Marking Definiteness in Farsi and English by Farsi Speaking EFL Learners

University essay from Linköpings universitet/Linköpings universitet/Institutionen för kultur och kommunikationFilosofiska fakulteten

Author: Parichehr Afzali; [2012]

Keywords: ;


Differences in marking definiteness among various languages have been considered one of the most confusing areas for speakers of different languages. As a teacher of EFL to Farsi speakers, I have frequently noticed that the students face problems when it comes to marking a definite or indefinite noun in English. One of the main objectives of the present study is to shed light on the trouble sources in practice of the use of articles in English among the subjects of my study. Farsi as a language which has two distinct registers of spoken and written forms with 9 various forms of definite/indefinite markers is different from English with 4 definite/indefinite markers. Students who speak some languages that lack these articles (such as Japanese), or probably do not have the one-to-one correspondence with definite marking system in English (such as Farsi), tend to face problems while using them in English.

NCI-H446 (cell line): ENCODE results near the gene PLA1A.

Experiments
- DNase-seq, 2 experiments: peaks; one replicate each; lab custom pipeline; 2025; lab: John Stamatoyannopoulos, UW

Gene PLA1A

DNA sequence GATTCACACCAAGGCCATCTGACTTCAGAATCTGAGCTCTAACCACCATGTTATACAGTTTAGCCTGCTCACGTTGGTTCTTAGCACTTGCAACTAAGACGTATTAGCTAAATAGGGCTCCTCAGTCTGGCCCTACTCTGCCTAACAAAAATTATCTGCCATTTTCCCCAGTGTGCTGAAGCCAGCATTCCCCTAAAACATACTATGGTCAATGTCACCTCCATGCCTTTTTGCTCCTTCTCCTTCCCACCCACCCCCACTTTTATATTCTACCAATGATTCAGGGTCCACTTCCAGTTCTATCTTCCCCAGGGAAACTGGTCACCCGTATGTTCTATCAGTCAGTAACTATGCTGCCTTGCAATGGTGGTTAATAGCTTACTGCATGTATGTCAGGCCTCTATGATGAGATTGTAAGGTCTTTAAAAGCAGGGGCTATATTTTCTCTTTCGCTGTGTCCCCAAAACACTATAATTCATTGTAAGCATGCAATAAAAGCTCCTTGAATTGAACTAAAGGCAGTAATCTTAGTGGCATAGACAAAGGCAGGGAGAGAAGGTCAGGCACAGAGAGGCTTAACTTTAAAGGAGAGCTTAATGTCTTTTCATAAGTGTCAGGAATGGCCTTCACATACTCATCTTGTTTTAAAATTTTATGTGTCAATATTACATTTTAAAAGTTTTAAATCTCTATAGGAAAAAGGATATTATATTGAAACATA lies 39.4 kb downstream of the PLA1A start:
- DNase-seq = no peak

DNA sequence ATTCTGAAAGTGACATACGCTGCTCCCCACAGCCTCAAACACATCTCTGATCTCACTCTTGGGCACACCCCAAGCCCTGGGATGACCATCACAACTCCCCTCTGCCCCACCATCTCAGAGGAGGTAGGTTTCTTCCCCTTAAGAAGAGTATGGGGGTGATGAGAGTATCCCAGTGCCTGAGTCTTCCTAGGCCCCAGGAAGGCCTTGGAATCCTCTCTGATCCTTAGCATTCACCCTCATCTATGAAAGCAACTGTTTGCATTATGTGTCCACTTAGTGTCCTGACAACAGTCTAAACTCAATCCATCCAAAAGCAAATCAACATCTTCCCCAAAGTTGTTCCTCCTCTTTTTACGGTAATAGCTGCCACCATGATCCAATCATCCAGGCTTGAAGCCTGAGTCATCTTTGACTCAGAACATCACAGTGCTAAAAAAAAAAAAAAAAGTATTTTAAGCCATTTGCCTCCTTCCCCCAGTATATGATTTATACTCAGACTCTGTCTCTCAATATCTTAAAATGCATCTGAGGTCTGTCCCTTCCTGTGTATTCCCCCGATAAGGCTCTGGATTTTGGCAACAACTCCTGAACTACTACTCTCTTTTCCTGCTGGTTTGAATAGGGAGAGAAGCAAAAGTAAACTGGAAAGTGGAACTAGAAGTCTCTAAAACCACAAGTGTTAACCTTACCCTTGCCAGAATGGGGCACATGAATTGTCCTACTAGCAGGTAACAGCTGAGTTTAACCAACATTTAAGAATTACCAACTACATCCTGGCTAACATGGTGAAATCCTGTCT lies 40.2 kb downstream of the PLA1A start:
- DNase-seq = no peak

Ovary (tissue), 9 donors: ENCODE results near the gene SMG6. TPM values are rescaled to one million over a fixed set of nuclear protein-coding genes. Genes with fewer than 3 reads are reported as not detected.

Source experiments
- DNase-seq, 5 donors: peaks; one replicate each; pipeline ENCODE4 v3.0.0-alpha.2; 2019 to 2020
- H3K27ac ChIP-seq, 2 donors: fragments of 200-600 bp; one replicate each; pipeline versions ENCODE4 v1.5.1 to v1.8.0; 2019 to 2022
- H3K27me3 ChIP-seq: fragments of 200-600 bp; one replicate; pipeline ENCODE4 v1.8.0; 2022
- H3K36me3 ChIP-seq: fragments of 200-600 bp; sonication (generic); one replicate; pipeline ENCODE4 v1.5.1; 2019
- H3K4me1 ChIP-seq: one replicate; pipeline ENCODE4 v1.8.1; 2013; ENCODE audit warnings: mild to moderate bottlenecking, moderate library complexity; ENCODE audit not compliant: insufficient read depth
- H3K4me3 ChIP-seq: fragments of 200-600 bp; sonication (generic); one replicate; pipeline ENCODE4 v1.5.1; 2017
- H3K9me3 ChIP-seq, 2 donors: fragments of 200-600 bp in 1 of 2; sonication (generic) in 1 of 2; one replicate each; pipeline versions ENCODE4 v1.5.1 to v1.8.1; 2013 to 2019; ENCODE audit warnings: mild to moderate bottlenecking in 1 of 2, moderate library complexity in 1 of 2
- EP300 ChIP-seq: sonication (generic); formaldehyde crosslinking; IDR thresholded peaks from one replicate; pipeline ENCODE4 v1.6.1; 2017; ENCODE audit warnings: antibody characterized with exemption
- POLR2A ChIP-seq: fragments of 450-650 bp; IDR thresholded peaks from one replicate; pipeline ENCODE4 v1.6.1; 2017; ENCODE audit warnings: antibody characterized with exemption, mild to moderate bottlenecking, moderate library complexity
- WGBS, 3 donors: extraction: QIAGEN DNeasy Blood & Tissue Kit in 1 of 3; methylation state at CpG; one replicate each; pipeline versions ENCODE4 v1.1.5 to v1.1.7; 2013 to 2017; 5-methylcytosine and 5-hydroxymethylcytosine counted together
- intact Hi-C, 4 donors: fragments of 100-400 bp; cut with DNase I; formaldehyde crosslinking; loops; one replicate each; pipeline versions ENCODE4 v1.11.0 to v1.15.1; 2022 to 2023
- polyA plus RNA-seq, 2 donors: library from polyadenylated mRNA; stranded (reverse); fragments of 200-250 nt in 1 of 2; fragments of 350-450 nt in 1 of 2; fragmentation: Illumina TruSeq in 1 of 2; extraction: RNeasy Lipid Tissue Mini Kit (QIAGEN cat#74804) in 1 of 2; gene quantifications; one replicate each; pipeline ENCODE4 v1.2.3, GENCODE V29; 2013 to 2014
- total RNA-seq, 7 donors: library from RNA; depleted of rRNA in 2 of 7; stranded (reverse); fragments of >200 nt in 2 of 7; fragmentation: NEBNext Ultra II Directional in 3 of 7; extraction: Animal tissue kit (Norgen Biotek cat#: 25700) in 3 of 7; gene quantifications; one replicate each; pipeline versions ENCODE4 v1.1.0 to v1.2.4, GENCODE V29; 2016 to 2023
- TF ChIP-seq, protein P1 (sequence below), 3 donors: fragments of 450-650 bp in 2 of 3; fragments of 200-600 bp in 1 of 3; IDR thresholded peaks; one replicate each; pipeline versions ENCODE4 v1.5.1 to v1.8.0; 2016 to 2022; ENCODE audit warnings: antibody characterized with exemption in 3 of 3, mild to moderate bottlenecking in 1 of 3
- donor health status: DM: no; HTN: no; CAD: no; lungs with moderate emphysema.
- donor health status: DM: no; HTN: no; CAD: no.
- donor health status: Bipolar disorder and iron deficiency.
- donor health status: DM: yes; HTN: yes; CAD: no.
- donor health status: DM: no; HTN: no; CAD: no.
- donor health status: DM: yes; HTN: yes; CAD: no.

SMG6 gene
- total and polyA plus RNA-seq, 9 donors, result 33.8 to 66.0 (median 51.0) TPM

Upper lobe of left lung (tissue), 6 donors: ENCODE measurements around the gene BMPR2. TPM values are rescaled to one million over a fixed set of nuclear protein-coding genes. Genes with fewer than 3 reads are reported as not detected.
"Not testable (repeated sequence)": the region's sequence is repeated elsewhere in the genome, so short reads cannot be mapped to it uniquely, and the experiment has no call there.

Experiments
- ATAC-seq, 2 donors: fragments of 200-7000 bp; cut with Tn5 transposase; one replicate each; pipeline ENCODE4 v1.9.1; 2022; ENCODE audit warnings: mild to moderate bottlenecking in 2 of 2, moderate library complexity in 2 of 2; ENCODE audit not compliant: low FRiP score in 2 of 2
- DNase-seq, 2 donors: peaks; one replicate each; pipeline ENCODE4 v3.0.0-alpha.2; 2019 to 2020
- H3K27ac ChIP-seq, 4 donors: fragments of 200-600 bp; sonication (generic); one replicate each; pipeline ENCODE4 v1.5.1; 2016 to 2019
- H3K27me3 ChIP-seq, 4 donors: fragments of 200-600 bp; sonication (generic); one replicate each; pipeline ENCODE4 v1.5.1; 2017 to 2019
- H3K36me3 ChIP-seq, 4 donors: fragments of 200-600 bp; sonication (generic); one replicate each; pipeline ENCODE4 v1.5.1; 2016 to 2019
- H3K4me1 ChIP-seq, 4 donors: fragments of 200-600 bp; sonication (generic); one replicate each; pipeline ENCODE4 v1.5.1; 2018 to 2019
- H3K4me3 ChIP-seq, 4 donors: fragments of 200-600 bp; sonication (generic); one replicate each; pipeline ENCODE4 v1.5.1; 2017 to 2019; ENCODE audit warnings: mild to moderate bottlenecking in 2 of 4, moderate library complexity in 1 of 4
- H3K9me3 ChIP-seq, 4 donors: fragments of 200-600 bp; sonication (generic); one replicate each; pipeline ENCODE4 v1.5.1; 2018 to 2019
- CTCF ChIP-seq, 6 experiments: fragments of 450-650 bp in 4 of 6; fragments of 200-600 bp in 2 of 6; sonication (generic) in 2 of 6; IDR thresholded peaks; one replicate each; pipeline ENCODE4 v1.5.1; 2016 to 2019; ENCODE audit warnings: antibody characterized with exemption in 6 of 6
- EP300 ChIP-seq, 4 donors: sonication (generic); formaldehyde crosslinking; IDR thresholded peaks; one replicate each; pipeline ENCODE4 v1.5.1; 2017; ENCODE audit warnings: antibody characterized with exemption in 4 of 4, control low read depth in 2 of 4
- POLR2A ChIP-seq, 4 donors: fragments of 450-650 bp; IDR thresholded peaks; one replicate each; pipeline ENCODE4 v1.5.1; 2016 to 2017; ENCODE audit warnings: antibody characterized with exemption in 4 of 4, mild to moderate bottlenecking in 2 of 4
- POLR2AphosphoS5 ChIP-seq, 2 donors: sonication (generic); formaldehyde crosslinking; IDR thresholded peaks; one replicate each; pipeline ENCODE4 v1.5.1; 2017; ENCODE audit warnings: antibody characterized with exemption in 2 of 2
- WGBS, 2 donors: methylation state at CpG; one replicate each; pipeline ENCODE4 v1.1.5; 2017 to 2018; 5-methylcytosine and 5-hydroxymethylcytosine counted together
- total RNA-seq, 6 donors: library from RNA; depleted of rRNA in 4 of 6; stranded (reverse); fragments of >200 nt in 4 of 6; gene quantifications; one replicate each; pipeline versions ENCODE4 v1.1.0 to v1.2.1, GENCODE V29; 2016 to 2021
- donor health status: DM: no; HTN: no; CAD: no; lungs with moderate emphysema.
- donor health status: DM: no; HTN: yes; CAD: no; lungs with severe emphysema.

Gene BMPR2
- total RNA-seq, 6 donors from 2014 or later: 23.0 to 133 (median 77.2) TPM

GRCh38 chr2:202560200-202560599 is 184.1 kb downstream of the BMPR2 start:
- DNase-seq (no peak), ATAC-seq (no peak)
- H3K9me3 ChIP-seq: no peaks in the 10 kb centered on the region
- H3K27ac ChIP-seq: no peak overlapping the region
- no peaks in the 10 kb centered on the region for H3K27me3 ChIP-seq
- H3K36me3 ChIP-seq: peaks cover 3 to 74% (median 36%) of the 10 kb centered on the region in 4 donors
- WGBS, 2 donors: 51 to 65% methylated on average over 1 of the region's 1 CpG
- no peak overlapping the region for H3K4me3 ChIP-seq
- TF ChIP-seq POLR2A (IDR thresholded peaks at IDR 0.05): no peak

It is believed that Farsi marks noun phrases for specificity/non-specificity rather than definiteness/indefiniteness, while English marks nouns for definiteness/indefiniteness. The present study shows interesting instances of the choices of article that Farsi native speakers make when it comes to marking definiteness in English. Definiteness is mostly marked by a bare noun, indefiniteness is marked by the numeral 'yek' (pre-positioned) or ye (pre-positioned) or suffix '-i' (i.e. one —post-positioned) and specificity can apply to both definite and indefinite NPs.

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